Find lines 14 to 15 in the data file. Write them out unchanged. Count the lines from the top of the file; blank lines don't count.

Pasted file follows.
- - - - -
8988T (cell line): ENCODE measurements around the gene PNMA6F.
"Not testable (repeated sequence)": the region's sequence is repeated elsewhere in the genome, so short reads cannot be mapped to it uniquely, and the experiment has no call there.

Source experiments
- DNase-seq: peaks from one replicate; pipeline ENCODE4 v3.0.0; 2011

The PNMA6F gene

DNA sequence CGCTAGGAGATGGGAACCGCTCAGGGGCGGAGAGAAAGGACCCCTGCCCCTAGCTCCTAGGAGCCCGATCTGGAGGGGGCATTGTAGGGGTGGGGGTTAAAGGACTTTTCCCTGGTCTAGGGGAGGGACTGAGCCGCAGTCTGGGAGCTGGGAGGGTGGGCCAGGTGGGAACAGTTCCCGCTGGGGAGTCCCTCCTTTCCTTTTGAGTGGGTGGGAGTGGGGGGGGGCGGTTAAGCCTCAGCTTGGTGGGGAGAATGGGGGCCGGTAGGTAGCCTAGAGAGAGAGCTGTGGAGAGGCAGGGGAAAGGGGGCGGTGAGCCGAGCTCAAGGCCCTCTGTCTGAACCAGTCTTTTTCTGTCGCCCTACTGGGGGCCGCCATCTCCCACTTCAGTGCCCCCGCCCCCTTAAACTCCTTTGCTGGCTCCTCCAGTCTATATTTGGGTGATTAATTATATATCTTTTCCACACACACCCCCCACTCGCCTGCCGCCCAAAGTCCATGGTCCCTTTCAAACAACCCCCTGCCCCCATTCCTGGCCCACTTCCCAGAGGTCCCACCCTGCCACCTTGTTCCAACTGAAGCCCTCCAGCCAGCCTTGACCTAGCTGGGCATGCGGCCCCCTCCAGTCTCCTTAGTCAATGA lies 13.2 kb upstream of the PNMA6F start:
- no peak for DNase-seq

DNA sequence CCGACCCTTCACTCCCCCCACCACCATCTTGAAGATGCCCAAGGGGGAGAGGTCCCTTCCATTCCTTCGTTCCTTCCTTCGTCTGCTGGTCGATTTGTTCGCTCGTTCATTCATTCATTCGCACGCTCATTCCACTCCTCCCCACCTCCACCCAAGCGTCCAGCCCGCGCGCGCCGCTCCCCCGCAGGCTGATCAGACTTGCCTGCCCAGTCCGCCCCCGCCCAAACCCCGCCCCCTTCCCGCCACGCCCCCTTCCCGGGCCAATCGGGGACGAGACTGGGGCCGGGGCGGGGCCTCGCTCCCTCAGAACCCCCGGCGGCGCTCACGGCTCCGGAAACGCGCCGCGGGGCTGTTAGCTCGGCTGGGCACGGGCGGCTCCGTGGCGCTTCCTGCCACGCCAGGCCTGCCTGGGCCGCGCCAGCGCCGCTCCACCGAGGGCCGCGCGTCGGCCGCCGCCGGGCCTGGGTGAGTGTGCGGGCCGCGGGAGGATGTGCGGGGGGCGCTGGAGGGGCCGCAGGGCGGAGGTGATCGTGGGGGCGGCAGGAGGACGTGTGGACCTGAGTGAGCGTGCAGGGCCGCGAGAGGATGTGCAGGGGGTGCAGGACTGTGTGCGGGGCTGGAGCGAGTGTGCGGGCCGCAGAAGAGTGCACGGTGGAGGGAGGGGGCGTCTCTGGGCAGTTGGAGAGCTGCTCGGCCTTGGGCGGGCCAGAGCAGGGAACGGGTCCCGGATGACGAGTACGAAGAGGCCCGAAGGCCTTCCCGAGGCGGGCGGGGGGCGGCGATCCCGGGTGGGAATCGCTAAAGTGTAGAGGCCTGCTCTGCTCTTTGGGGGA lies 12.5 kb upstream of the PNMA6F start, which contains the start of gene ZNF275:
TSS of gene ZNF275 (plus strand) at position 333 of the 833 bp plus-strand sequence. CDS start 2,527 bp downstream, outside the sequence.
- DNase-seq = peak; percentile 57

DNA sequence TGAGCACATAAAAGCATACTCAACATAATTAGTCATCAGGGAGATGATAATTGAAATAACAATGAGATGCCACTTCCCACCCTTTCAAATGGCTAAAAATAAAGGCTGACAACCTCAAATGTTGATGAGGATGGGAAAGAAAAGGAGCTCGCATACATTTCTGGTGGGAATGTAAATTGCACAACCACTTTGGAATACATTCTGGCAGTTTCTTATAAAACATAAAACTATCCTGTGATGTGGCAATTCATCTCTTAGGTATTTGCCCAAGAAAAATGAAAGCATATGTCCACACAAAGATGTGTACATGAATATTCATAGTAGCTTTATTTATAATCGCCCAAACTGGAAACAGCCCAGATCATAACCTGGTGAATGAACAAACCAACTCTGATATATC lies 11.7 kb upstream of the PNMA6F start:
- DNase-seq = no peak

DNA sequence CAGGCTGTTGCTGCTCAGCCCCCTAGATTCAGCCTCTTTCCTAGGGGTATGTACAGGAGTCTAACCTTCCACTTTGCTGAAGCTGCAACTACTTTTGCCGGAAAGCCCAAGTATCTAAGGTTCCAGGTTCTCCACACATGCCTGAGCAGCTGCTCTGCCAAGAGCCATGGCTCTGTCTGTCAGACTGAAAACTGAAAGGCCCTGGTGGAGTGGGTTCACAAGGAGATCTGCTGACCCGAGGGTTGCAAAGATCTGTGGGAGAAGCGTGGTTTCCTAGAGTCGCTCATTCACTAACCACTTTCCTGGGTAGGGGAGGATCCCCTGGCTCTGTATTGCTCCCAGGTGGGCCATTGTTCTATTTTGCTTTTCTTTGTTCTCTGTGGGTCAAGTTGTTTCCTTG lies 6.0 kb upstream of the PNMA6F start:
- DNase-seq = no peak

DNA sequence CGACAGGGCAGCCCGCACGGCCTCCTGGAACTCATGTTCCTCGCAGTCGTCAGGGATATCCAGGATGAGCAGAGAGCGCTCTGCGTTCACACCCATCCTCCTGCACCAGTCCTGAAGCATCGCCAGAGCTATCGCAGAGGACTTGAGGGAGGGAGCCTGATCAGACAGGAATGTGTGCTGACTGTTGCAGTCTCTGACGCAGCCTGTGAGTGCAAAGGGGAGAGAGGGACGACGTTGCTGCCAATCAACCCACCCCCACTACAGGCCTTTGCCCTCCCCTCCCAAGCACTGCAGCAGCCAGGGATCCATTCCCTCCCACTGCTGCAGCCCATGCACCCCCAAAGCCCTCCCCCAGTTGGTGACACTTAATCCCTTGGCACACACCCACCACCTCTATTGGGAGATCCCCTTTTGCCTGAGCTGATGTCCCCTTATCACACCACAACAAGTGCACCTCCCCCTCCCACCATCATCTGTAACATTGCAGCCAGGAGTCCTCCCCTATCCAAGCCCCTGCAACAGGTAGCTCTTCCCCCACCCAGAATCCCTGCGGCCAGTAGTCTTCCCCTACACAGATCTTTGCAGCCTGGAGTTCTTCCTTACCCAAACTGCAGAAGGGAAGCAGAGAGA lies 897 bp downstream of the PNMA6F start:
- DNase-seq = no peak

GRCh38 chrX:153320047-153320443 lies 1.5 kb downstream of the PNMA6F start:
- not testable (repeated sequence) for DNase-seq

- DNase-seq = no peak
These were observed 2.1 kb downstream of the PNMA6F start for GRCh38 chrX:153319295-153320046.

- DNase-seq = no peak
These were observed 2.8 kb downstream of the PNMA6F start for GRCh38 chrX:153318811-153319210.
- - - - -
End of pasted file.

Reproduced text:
- DNase-seq = no peak

DNA sequence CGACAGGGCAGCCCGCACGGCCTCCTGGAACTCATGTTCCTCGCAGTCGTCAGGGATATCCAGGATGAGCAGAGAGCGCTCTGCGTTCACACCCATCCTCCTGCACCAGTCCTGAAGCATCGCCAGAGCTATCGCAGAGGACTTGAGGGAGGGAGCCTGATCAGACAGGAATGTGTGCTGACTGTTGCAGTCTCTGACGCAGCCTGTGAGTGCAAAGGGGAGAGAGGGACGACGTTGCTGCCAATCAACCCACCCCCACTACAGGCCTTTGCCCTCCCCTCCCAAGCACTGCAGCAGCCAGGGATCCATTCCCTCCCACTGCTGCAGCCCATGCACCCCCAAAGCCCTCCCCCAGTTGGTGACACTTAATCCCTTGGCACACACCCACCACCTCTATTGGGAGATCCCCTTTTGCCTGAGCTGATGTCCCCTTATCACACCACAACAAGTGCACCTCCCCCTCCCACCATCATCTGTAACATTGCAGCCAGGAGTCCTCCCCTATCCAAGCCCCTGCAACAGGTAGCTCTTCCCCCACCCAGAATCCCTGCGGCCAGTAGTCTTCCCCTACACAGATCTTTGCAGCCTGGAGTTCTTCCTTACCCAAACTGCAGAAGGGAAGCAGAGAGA lies 897 bp downstream of the PNMA6F start: